suitable ligand start to play important role in radiopharmaceutical medicine, as targeted radio diagnostics and palliative agents in bone antitumor therapy. Both metals possess close chemical properties (Gerloch & Constable, 1994; Colton, 1965). They show in their compounds a wide variety of oxidation states ranging from (−I) to (+VII) and form both cationic and anionic species with strong oxidizing to mild reducing properties. As other transition metals, they form stable coordination complexes with numerous inorganic and organic ligands, the stability of whose depend on actual redox states and properties of central metal ion and coordinated ligands. Perrhenate and pertechnetate are common starting material for the preparation of coordination complexes with organic ligands. Their ability to coordinate organic ligands and form stable complexes is insufficient, they have to be selectively reduced prior to complex formation. Reliable and reproducible procedure, yielding rhenium coordination complex with favorable chemical and pharmacological properties as a dominant reaction product still remains crucial breakthrough waiting to be achieved. Successful attempt to eliminate reduction step and bind perrhenate ion in porphyrine inclusion complex has been described (Konirova et al., 2003), however, it’s clinical prospective have not been studied yet. The spectrum of suitable analytical methods allowing to cover individual complexes arising and else decomposing in reaction mixture is rather restricted. As a consequence, there is a lack of exact analytical data describing individual chemical reactions between Re(V) species with various ligands and other components present in a reaction mixture. Accordingly, relevant data about the stabilities of the complexes and their possible decomposition routes are missing. Evidently, standard methods of structure analysis, such as X-ray diffractrometry, nuclear magnetic resonance (NMR) and infrared spectrometry (IR), are of limited use (Nicholson et al., 2001; Valliant et al., 2001; Shaker et al., 2010; Kowalczyk & Szynkowska, 2012), as they are not suitable for analyses in mixtures. Clinical practice often relies on thin layer chromatography with radiochemical detection as a technique making it possible to distinguish between initial perrhenate and formed complex, Page 2 of 23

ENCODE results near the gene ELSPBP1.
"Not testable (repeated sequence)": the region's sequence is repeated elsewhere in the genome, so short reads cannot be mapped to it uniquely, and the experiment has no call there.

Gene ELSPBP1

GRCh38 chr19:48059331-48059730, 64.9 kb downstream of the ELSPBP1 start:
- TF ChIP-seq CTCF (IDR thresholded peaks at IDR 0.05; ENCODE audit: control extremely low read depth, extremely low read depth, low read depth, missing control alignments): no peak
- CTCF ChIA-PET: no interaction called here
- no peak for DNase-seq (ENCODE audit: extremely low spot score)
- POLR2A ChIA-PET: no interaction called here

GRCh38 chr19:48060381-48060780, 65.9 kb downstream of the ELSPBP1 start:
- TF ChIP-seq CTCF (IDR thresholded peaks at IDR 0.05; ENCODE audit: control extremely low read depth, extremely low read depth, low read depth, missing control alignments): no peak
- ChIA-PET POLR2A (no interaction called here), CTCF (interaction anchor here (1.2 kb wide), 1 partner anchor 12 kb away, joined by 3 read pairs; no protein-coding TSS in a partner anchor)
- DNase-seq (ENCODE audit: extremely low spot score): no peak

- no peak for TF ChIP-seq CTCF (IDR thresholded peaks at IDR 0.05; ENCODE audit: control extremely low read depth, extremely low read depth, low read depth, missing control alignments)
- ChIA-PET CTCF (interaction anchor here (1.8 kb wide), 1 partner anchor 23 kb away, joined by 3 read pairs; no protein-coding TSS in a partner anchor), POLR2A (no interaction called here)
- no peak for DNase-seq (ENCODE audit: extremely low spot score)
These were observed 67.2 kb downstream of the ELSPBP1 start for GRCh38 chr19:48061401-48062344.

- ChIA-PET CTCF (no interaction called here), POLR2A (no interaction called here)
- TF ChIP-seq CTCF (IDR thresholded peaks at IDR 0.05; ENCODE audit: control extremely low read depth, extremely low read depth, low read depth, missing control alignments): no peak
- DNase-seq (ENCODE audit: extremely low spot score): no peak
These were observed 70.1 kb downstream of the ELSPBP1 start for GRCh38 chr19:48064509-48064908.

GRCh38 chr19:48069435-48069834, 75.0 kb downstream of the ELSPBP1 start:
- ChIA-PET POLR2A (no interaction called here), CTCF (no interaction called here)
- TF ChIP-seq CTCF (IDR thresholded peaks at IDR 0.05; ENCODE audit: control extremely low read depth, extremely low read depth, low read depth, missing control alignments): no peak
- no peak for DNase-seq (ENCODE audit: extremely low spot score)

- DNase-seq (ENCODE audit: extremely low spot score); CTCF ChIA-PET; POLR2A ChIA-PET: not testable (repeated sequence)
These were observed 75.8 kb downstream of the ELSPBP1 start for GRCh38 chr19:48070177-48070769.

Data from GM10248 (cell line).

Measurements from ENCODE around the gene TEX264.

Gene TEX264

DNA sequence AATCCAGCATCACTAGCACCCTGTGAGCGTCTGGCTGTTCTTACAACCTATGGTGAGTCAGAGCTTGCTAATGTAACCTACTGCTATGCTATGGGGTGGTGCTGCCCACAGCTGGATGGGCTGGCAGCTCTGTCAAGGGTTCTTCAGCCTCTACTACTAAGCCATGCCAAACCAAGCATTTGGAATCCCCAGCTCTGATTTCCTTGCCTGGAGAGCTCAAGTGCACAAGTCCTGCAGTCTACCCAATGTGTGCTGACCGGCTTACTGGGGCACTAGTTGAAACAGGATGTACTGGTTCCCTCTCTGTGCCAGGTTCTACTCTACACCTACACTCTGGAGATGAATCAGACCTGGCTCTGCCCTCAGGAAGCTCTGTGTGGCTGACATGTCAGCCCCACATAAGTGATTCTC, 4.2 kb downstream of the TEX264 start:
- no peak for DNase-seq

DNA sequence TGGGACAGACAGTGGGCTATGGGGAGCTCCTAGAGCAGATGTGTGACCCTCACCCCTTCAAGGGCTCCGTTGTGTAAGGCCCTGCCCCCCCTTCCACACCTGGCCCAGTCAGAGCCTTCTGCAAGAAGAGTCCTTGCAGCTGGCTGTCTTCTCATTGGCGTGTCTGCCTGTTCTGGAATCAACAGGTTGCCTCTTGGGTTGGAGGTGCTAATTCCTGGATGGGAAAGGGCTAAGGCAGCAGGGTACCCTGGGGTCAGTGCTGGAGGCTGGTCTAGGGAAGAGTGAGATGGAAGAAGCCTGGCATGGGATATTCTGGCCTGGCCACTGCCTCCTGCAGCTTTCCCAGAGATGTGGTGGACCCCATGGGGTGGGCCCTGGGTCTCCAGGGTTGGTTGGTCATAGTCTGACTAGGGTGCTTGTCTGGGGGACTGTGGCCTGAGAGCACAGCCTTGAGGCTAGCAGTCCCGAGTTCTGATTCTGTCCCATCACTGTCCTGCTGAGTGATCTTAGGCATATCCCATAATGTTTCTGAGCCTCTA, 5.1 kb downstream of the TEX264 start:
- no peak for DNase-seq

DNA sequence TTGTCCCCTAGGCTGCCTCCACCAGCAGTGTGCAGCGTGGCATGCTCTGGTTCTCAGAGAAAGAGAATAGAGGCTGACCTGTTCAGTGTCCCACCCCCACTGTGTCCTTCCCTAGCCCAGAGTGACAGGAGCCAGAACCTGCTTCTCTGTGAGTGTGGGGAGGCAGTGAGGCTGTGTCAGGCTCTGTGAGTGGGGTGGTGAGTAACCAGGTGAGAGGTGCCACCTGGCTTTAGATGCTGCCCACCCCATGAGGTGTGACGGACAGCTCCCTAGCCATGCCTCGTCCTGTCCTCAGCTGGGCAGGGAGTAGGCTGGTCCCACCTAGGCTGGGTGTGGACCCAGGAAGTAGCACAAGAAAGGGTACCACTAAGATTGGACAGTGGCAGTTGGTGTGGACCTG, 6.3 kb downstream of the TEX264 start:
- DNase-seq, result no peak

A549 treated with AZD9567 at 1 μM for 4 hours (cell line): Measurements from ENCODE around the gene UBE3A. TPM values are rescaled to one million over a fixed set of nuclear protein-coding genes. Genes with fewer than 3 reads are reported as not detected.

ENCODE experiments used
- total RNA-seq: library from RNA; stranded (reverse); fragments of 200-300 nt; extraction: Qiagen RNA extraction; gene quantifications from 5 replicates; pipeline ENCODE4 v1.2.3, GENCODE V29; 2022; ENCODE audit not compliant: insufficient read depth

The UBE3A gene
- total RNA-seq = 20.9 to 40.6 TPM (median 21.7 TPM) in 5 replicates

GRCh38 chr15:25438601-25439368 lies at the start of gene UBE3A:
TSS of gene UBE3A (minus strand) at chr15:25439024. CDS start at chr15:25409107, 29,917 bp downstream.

additional details remain hidden. The use of more selective analytical techniques, such as high performance liquid chromatography and capillary zone electrophoresis revealed more detailed information about intricacy of processes proceeding in a reaction mixture within time span of its clinical applicability (Koudelkova & Jedinakova-Krizova, 2003; Kohlickova et al., 1999; Kohlickova et al., 2002). Mass spectrometry with soft ionization techniques proved to be fast and reliable method for the structure characterization and quantification of various complexes. Electrospray ionization (ESI) usually provides mass spectra with dominant molecular ion and minor fragment ions (Hederson et al., 1998). As compared with NMR and IR techniques, ESI-MS makes it possible to achieve substantially lower detection limits and is applicable to analytes in aqueous solutions (Hori et al., 1996; Hori et al., 1997; Fedorova et al., 2014; Tisato et al., 2004). Similarly, laser induced photo desorption (LDI) and matrix assisted photo desorption (MALDI) proved to ionize effectively the complexes providing mass spectra with dominant molecular ions and low extent of fragmentation (Wyatt, 2011; Wyatt et al., 2006). Atmospheric pressure photoionization (APPI) is, at present, the softest commercially available ionization technique that was successfully utilized for structure characterization of complexes (Van Berkel, 2003). Low energy UV lamp excitation light enables to generate intact molecular ions for kinetically labile analytes with negligible extent of fragmentation. The structure analysis of selected Re(+I) complexes by means of LDI, MALDI and ESI ionization can be found in ref. (Petroselli et al., 2012; Day et al., 2007). In our previous contribution (Stichal et al., 2015), we pointed out on suitability of low resolution ESI-MS for fast and reliable structural identification of selected Re complexes in a mixture. We proved the existence of various complex species arising from reaction of Re(V) precursor with phenolic complex forming ligands. The aim of this study is to investigate the kinetic behavior major complex compounds arising from the reaction of tetrabutylamonniumtetrachlooxorhenate